Way back in 2004 the press and pop culture became obsessed with the “Stop Snitching” campaign.
Snitching — which is really just a layman’s term for whistleblowing — was seen as the lowest form of betrayal. Rappers, law enforcement, criminals and pundits argued over this idea that you don’t rat out your friends, co-workers, or even criminal conspirators because betrayal is a worse crime than whatever it was you’re going to the authorities about.
The University of Oklahoma and the SAE national fraternity were swift to punish the students involved in the racist chant. The fraternity brothers laugh and cheer as they sing about how black people should be lynched and how they’d never allow African Americans in their frat. It’s pretty evident that this chant has been around for a long time, despite preposterous attempts to pin it on rappers. The conversation about the origins of the chant is just a red herring.
While I do not believe that students should be expelled just for saying racist words — they are entitled to free speech and they were not using University equipment, or making explicit threats — the wrangling over the legality of his action should not overshadow the significance of how this entire situation came to be known.
SAE wasn’t exposed because of some dimwitted Facebook post of a racist dress up party, or some equally obnoxious Instagram. Someone on that BUS, most definitely a white person, and quite possibly a member of SAE filmed their chant and felt compelled to report it to authorities.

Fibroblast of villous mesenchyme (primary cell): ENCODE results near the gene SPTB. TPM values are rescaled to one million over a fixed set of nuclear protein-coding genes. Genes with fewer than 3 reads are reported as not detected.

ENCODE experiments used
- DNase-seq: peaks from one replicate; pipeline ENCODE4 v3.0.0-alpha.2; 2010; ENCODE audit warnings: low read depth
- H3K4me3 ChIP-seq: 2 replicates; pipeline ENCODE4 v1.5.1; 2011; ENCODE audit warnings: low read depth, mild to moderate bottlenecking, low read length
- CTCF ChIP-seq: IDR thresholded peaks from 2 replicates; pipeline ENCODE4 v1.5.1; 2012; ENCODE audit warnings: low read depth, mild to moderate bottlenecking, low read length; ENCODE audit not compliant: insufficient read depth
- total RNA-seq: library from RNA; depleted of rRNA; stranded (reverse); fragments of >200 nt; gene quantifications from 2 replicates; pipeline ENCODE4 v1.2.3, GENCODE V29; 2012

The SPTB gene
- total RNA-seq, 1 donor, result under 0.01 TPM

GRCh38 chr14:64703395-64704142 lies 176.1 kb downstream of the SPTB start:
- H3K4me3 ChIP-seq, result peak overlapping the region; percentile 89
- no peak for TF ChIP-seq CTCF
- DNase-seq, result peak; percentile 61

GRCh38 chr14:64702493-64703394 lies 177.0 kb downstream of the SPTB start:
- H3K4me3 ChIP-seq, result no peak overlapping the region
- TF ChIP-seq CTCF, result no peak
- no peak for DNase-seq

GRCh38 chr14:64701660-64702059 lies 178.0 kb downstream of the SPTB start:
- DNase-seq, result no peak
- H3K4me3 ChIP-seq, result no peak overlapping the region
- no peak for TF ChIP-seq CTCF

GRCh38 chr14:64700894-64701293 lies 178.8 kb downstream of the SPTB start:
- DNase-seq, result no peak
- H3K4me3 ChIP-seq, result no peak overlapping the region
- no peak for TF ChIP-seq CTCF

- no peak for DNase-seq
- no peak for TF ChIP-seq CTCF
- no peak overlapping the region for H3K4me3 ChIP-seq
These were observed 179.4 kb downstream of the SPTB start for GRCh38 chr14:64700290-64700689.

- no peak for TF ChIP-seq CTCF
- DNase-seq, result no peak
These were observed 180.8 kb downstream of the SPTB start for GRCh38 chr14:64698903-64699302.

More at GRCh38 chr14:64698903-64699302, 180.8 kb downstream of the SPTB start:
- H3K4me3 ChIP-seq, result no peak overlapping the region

The SAE scandal is the manifestation of the racist’s biggest nightmare in the Obama era: they are losing their safe spaces.
There used to be a “Mad Men” type time in America when you could spout your angry racist invective and know that other white people — whether they agreed with you or not — would maintain that wall of white silence. Not anymore.
Some of the biggest racial controversy stories over the last few years have not been African Americans exposing white bigotry but white people exposing other white people for being bigots.
In 2013, when Paula Deen’s accuser Lisa Jackson said “I may be a white woman, but racism still hurts,” that wall started to crumble. In 2014 when North Carolina school teacher Cynthia Ramsey was suspended for reportedly saying she would “kill all black people,” I’m sure she was shocked when it was a white parent that reported her.
When Congressman Jim Sensenbrenner (R- WI) can’t make racial jokes about Michelle Obama in a white senior citizen’s church bazaar because FLOTUS has fans, the world is changing. A bus full of white frat boys in Oklahoma used to be about the safest space for open air bigotry in America – but after this scandal, even that can be called into question.
It is never easy to be a snitch, especially when the organization that you’re about to expose is one that you have pledged loyalty to for the rest of your life. Nevertheless it cannot be understated that there is a hero in the midst of this scandal who clearly put his moral conscience above his own safety, his own social standing, his fraternity and most importantly his racial privilege.
Fifty years ago when this chant was probably recited before every meal at SAE, nobody in the fraternity even had a problem with it, let alone felt morally compelled to bring scorn and condemnation to the organization over the chant.
When the whitest of white spaces, the hallowed chant of a white fraternity in Oklahoma is no longer a safe space for bigotry, we’re seeing progress, and that’s something worth celebrating.
This article originally appeared online at NBC BLK.